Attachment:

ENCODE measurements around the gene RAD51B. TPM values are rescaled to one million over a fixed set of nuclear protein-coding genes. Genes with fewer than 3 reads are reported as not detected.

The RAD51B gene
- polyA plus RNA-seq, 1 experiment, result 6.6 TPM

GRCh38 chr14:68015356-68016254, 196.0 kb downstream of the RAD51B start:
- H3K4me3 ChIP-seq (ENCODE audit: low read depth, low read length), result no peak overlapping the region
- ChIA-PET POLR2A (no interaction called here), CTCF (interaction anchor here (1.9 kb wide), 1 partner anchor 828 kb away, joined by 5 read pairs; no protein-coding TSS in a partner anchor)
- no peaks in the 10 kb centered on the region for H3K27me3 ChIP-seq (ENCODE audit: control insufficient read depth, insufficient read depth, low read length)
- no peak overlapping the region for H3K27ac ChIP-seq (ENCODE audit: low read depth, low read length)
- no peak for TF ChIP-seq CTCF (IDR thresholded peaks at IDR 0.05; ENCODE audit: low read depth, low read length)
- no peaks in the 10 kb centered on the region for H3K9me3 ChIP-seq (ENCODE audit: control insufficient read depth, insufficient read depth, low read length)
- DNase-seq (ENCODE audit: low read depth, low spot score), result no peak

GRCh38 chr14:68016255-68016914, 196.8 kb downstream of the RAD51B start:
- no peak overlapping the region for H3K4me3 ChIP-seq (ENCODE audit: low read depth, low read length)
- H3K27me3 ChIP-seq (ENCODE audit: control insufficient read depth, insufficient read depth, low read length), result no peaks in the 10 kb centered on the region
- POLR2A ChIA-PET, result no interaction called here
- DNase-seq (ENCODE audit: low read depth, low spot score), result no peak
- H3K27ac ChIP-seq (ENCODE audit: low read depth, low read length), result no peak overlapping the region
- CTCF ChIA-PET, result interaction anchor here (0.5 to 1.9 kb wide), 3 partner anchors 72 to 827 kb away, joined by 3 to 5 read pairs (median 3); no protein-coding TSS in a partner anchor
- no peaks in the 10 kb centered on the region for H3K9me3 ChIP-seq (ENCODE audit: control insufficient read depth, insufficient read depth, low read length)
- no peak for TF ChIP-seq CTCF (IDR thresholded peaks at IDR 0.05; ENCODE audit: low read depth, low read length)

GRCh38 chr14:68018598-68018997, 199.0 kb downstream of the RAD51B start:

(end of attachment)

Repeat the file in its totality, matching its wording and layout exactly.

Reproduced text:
ENCODE measurements around the gene RAD51B. TPM values are rescaled to one million over a fixed set of nuclear protein-coding genes. Genes with fewer than 3 reads are reported as not detected.

The RAD51B gene
- polyA plus RNA-seq, 1 experiment, result 6.6 TPM

GRCh38 chr14:68015356-68016254, 196.0 kb downstream of the RAD51B start:
- H3K4me3 ChIP-seq (ENCODE audit: low read depth, low read length), result no peak overlapping the region
- ChIA-PET POLR2A (no interaction called here), CTCF (interaction anchor here (1.9 kb wide), 1 partner anchor 828 kb away, joined by 5 read pairs; no protein-coding TSS in a partner anchor)
- no peaks in the 10 kb centered on the region for H3K27me3 ChIP-seq (ENCODE audit: control insufficient read depth, insufficient read depth, low read length)
- no peak overlapping the region for H3K27ac ChIP-seq (ENCODE audit: low read depth, low read length)
- no peak for TF ChIP-seq CTCF (IDR thresholded peaks at IDR 0.05; ENCODE audit: low read depth, low read length)
- no peaks in the 10 kb centered on the region for H3K9me3 ChIP-seq (ENCODE audit: control insufficient read depth, insufficient read depth, low read length)
- DNase-seq (ENCODE audit: low read depth, low spot score), result no peak

GRCh38 chr14:68016255-68016914, 196.8 kb downstream of the RAD51B start:
- no peak overlapping the region for H3K4me3 ChIP-seq (ENCODE audit: low read depth, low read length)
- H3K27me3 ChIP-seq (ENCODE audit: control insufficient read depth, insufficient read depth, low read length), result no peaks in the 10 kb centered on the region
- POLR2A ChIA-PET, result no interaction called here
- DNase-seq (ENCODE audit: low read depth, low spot score), result no peak
- H3K27ac ChIP-seq (ENCODE audit: low read depth, low read length), result no peak overlapping the region
- CTCF ChIA-PET, result interaction anchor here (0.5 to 1.9 kb wide), 3 partner anchors 72 to 827 kb away, joined by 3 to 5 read pairs (median 3); no protein-coding TSS in a partner anchor
- no peaks in the 10 kb centered on the region for H3K9me3 ChIP-seq (ENCODE audit: control insufficient read depth, insufficient read depth, low read length)
- no peak for TF ChIP-seq CTCF (IDR thresholded peaks at IDR 0.05; ENCODE audit: low read depth, low read length)

GRCh38 chr14:68018598-68018997, 199.0 kb downstream of the RAD51B start: